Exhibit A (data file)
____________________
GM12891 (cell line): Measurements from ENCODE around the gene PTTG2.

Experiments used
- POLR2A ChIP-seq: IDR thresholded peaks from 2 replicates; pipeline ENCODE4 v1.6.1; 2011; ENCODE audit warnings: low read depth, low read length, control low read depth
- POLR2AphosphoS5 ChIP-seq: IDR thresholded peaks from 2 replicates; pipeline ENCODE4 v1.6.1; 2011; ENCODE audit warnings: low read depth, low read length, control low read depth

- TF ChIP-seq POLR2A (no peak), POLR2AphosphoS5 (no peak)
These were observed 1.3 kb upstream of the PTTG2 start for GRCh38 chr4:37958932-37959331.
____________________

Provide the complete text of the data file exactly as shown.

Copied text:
GM12891 (cell line): Measurements from ENCODE around the gene PTTG2.

Experiments used
- POLR2A ChIP-seq: IDR thresholded peaks from 2 replicates; pipeline ENCODE4 v1.6.1; 2011; ENCODE audit warnings: low read depth, low read length, control low read depth
- POLR2AphosphoS5 ChIP-seq: IDR thresholded peaks from 2 replicates; pipeline ENCODE4 v1.6.1; 2011; ENCODE audit warnings: low read depth, low read length, control low read depth

- TF ChIP-seq POLR2A (no peak), POLR2AphosphoS5 (no peak)
These were observed 1.3 kb upstream of the PTTG2 start for GRCh38 chr4:37958932-37959331.